Tết economics: one or two holidays?

February 08, 2022 - 08:44

The essence of the problem is not how long the holiday is but a solution to increase productivity, and thinking of "long break", "spring play" which only exists in backward agricultural production should be eliminated.


Võ Trí Thành 

*Võ Trí Thành

Vietnamese people have just concluded the nine-day Tết holiday and returned to work on Monday. As enterprises are accelerating their business activities to offset the stagnation during the fourth wave of COVID-19 infection last year, many people voiced their concerns such a lengthy holiday right after the western New Year celebration is too long and affected their business plans.

The debate whether Tết (Lunar New Year) is still right in the modern age or should we combine lunar and solar new year festivities as a way to boost productivity and reduce waste is not new and often raised ahead of this holiday every year.

Việt Nam is among only six countries celebrating the Lunar New Year in the world, along with China, the Republic of Korea, North Korea, Singapore and Mongolia. This is considered the biggest festival in Việt Nam in terms of both tradition and economic opportunity.

Officially, Tết is a three-day celebration but along with lengthy preparations, the holiday could stretch up to over a week (including one or two weekends).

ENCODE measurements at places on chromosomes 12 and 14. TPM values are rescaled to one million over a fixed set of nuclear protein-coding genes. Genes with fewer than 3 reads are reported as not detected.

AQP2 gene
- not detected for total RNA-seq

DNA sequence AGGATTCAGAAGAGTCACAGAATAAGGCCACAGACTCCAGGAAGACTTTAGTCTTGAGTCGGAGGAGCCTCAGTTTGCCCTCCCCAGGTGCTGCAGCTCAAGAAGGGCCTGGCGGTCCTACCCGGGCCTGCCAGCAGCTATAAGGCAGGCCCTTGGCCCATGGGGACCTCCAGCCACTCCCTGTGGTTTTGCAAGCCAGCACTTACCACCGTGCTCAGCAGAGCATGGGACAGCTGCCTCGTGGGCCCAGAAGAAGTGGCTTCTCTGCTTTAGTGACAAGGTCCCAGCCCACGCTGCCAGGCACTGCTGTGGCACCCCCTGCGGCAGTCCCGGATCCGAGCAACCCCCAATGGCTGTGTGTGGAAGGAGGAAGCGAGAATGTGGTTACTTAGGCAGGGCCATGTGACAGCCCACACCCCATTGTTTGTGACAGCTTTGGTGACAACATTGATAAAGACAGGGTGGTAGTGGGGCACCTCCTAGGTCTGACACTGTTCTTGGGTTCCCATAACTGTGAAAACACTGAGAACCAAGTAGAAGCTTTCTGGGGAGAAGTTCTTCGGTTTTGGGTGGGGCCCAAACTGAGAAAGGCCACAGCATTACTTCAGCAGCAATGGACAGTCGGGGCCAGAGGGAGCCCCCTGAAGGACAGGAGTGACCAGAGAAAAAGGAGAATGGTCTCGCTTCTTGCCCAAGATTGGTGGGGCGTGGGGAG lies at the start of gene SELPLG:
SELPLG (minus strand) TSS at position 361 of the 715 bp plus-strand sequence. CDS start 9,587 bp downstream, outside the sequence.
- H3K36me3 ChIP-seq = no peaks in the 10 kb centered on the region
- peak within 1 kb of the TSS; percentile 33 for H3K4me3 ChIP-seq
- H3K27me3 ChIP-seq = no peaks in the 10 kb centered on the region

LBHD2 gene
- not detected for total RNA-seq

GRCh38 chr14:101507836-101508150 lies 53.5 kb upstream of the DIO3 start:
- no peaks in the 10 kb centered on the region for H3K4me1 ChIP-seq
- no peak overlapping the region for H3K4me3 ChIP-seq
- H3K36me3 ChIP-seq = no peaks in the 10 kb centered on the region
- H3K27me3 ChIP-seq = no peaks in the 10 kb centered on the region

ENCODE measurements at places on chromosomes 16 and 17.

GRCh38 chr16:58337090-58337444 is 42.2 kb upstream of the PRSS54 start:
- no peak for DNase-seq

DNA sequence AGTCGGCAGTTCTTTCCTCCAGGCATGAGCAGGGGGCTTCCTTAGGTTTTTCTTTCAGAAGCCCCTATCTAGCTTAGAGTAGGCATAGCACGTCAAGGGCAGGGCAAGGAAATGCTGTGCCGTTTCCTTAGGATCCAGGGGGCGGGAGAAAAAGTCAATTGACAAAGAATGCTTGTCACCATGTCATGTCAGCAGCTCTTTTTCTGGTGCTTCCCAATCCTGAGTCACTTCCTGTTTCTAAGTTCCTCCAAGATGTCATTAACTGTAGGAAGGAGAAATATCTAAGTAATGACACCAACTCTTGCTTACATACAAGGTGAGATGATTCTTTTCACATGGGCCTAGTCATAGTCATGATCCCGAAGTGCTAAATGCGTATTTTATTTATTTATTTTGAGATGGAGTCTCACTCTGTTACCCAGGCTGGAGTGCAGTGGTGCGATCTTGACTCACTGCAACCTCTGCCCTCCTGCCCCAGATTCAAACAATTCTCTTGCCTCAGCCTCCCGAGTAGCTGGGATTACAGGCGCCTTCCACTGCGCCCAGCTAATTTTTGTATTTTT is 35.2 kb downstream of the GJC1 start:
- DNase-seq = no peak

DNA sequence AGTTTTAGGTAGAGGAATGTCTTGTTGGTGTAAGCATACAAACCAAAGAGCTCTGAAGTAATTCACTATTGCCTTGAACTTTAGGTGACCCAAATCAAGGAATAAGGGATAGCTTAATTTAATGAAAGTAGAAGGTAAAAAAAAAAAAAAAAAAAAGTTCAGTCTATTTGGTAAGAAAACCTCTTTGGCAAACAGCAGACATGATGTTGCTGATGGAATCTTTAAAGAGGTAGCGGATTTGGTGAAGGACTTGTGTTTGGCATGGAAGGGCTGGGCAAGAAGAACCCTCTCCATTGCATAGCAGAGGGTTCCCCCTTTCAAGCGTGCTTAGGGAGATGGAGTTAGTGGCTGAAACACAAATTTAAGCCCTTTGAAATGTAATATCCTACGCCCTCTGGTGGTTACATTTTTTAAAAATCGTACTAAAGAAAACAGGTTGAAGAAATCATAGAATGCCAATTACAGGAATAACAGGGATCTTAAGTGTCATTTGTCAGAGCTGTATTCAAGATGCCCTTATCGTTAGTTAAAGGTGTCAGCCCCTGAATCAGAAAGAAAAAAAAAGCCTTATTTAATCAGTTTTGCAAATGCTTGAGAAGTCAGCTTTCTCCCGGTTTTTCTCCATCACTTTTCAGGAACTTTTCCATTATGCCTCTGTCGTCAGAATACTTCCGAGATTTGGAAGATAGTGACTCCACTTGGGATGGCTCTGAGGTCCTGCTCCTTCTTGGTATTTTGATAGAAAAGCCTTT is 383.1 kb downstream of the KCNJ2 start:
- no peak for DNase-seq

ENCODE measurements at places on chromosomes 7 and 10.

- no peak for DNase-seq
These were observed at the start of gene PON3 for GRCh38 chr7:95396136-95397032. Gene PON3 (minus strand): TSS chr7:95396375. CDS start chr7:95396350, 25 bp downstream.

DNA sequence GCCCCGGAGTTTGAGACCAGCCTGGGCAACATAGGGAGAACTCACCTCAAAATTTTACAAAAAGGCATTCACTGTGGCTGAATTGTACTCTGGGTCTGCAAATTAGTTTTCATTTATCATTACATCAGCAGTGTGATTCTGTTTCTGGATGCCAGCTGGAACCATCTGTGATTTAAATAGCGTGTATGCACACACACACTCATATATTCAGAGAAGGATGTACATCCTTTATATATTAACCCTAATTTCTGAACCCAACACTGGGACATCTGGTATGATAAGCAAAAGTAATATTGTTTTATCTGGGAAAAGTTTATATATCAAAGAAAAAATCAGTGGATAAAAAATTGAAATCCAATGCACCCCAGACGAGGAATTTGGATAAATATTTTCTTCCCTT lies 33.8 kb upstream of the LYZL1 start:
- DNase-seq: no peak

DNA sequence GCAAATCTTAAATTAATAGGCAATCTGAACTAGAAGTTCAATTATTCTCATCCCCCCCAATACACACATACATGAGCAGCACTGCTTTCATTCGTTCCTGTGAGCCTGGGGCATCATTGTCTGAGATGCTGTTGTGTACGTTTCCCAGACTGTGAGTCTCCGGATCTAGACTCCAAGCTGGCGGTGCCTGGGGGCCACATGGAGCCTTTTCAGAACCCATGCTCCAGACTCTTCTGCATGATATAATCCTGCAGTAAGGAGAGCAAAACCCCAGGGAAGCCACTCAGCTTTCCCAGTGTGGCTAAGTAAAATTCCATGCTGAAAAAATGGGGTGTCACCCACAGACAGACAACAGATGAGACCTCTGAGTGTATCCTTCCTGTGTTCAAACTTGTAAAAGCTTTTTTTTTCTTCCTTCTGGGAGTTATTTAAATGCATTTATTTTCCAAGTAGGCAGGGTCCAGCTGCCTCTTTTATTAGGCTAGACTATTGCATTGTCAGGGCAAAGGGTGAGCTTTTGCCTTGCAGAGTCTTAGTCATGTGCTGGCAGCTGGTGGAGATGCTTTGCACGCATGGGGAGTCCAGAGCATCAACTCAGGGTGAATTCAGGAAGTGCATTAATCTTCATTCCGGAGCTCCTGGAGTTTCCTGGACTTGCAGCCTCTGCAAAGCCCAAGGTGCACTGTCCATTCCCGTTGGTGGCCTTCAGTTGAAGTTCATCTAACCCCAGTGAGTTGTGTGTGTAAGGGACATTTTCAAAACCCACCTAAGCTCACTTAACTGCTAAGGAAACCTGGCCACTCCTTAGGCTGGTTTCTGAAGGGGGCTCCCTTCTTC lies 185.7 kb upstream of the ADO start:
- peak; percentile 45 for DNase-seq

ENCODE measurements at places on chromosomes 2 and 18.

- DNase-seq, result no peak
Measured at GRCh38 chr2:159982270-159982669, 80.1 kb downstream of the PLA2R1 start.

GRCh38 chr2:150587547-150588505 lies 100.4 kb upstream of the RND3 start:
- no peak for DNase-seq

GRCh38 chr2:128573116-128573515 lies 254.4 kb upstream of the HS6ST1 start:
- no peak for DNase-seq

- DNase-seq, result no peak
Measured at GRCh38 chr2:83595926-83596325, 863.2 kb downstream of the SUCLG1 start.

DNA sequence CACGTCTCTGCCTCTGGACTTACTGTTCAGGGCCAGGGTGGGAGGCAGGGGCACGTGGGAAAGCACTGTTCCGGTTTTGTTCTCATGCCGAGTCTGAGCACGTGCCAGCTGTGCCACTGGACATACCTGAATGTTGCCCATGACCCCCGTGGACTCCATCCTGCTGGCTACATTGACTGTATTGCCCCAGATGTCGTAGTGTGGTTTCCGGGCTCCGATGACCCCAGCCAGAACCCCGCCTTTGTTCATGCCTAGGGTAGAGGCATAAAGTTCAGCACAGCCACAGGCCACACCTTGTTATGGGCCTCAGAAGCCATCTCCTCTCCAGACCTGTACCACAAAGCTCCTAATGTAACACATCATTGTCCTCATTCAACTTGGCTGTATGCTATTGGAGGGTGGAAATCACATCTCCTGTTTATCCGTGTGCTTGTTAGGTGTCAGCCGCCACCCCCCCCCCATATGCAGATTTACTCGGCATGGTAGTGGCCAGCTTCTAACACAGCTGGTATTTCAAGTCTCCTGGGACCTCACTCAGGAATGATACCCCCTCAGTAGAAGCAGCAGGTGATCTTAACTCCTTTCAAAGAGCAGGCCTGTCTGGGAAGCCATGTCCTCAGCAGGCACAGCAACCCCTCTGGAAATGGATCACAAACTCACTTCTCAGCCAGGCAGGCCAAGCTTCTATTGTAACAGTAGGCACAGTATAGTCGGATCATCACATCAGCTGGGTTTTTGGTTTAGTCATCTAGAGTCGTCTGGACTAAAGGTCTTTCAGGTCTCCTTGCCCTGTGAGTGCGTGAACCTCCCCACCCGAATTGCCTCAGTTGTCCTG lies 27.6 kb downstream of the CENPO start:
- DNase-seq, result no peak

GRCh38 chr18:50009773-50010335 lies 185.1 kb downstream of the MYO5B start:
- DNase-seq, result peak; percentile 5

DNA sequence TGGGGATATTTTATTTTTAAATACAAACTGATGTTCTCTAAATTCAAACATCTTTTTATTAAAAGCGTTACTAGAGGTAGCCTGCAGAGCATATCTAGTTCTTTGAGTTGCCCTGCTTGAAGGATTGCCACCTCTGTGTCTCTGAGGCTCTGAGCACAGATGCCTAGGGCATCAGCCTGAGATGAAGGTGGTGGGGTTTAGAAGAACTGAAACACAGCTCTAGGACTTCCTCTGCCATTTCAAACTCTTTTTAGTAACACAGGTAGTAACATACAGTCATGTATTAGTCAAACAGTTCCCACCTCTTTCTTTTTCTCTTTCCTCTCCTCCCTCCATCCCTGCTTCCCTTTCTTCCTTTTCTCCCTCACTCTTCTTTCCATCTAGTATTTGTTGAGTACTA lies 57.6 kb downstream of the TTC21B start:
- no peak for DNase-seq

Opponents of the holiday said Việt Nam should join the modern world to celebrate a single New Year holiday on its way of international integration. They cited the example that Japan switched to western New Year celebrations since 1873 and took advantage of more working days to boost labour productivity to make the economy the second largest in the world (now it’s the third-largest).

Many beautiful traditions are also becoming less cherished.

Tết is an important family reunion in a year, especially for migrant workers and the Vietnamese abroad, but in big cities in recent years, many families have chosen to travel outward during this holiday instead of staying at home and visiting relatives.

Besides, there are several cultural values that have been distorted and reversed in a bad direction such as superstition, excessive spirituality and corruption on this occasion. Although the Government has been pushing for a more simple holiday with the order that officials cannot visit or bring gifts to superiors, bribery through the form of Tết gifts has not disappeared.

In terms of economics, many people have argued that Việt Nam’s labour productivity remains low compared to many countries in the region so a long break during Tết pushes productivity even lower in the first quarter. The fact is that GDP growth and manufacturing expansion is often low in the first three months of the year.

Enterprises, especially the ones in export processing zones, industrial parks and factories in big cities, often struggle getting workers back to work after Tết as many apply for a longer holiday or even quit jobs to stay in their hometown to participate in many local spring festivals.

This year, many businesses are expected to face a more serious shortage of workers after Tết due to the impact of COVID-19 pandemic control in cities and provinces.